Education Week - May 20, 2015 - 24

State Teachers of the Year
Defend the Common Core
To the Editor:
In any profession, there are outstanding
individuals who inspire others to greater
heights. Teaching is no different in this regard,
and we are proud to stand among our peers
as Teachers of the Year in our states. We are
united in our commitment to educate our
students in a way that puts them on the road
to success after graduation. And we mourn
the loss of excellent teachers we see leaving
our profession too soon because they feel their
impact has lessened.
We are also united in our frustration
about the maelstrom of misinformation on
the Common Core State Standards that
has become so pervasive as to be considered
truth. Unfortunately, false statements on
the common core have been perpetuated
by some of our profession's most respected
teachers, such as Nancie Atwell, the winner
of the first Global Teacher Prize, who recently
discouraged today's students from becoming
tomorrow's teachers ("Honored Educator
Decries Current Climate for Teaching," April
1, 2015).
We want to set the record straight by
explaining what the common core is-and
what it isn't.
The common core is not a federal takeover
of our schools, nor does it force teachers into a
rigid model for classroom instruction, as Ms.
Atwell's comments suggest. In fact, under the
common core, teachers have greater flexibility
to design their classroom lessons-and can,
for the first time, take advantage of the best
practices from great teachers in other states.
As teachers, we are the experts on what
happens in our classrooms. We know best
how to structure lessons so that both high
achievers and struggling learners can master
concepts and apply their learning to reallife
situations. The common core also gives
educators the flexibility to adjust to students'
multiple learning styles while allowing those
same students to progress at their own pace.
Moreover, the standards preserve and
strengthen local control by ensuring that
classroom teachers make the day-to-day
decisions, and that longer-term curriculum
planning is done at the district level.
As teachers, we want all of our students to
achieve to their full potential. Yes, the common
core creates a pathway to success. But it's just
the path. The steps on that path are taken
by teachers and parents alike who bolster
students through academic frustrations and
celebrate their achievements.
We are proud to be teachers, proud of our
profession, and proud to be helping students
take strides on their path to becoming welleducated,
successful adults.
This letter was written collectively and in partnership with the
Collaborative for Student Success, and signed by the following
State Teachers of the Year, listed with their years of selection:
Alison Grizzle, Alabama, 2014; Amanda McAdams, Arizona, 2011;
Kristie Martorelli, Arizona, 2012; Beth Maloney, Arizona, 2014;
John-David Bowman, Arizona, 2015; Ouida Newton, Arkansas,
2015; Elizabeth Miner, Colorado, 2014; Jemelleh Coes, Georgia,
2014; Jeff Baxter, Kansas, 2014; Melody Arabo, Michigan, 2015;
Angie Miller, New Hampshire, 2011; Jeff Hinton, Nevada, 2014;
James Ford, North Carolina, 2015; Lori Michalec, Ohio, 2015;
Karen Vogelsang, Tennessee, 2015; Mike Funkhouser, West
Virginia, 2013; Terry Kaldhusdal, Wisconsin, 2011; Amy Traynor,
Wisconsin, 2013; Jane McMahon, Wisconsin, 2014; Diana
Callope, Wisconsin, 2015; and Mick Wiest, Wyoming, 2014.
Governor's School Choice Essay
Ignores Research, Critic Says
To the Editor:
While Delaware Gov. Jack Markell's
support for more choice among public schools
has been positive, his Commentary "School
Choice Works, Privatization Won't" (April 22,
2015) is short-sighted and disappointing.
He overlooks the vital role of parents
in holding schools directly accountable.
School choice programs cultivate localized,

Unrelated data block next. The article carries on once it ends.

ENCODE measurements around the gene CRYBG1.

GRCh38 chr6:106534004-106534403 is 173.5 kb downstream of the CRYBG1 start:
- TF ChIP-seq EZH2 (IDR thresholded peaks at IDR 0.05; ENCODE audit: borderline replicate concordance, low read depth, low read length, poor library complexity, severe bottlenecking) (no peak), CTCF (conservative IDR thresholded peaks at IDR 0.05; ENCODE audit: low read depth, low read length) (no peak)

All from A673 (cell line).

parent-driven accountability. The "exit"
option is a powerful signal allowing parents
to hold accountable private schools and
public charter schools. A warning of student
departure provides a strong incentive for a
Making the Right
Commitment to
Student-Data Privacy
the power was out and the computer
systems were down. Guests were being
asked to sign in on paper and to write
down their credit card numbers-and
many people were doing it. In a school,
this lack of vigilance would place our students'
data at tremendous risk.
What this experience teaches us is that
technology alone cannot ensure studentdata
privacy. Instead, we need to enact a
massive cultural shift. School administrators
must understand that student-data
privacy is not just a concern for IT administrators,
but also for the executive leadership,
who must take responsibility to
drive the change needed throughout their
organizations. All the security patches in
the world don't do much good when information
is locally stored on a laptop that
can be left in a car, or a network-security
password is taped to a computer monitor.
To drive this cultural shift, we must
take a holistic look at how sophisticated
and complex student-data privacy has
become. We must rigorously explore the
implications for kids, parents, and school
systems alike.
A year ago, a nationwide snowstorm
canceled classes after school had started,
so the students needed to be picked up.
Some were at school, some were still on the
bus, and many parents were stuck as well.
This created a situation in which parents
did not know where their children were,
and gps technology could have played an
important role. Location tracking, however,
adds a host of privacy issues we haven't
had to deal with until recently: how to
track student locations, whom to share this
information with, and what to do if parents
wish to opt out.
Regardless of whether a school is rural,
suburban, or urban, or is large or small,
there are a few fundamentals I can offer
from my experience in school technology to
help protect student-data privacy:
* Build data-privacy policies into your
school culture, so that every faculty and
administrative staff member is thinking
about it whenever student data is involved.
Promote this approach among all employees,
from the newest teacher up to the superintendent.
Be very wary of "free" technology solutions.
You may end up paying with students'
data, rather than cash.
* When you work with a technology company,
don't just ask for a product demonstration.
Demand an executive briefing that
will show you step by step and scenario by
scenario exactly how data will be protected.
* Data privacy often has legal implications;
make sure school or district lawyers
are involved in the policymaking process.
* Take advantage of reliable online resources
that clarify why data privacy is
important, best-in-class privacy standards,
and strategies for tailoring a school's or district's
data-privacy policies.
Making these principles a priority will
not only provide a solid basis for improving
your student-data-privacy policy, but
will also help create better and more equitable
educational opportunities for all
When my daughter started middle
school this year, I felt a tingle of déjà vu
when I looked at her school supply list.
I checked it against supply lists I found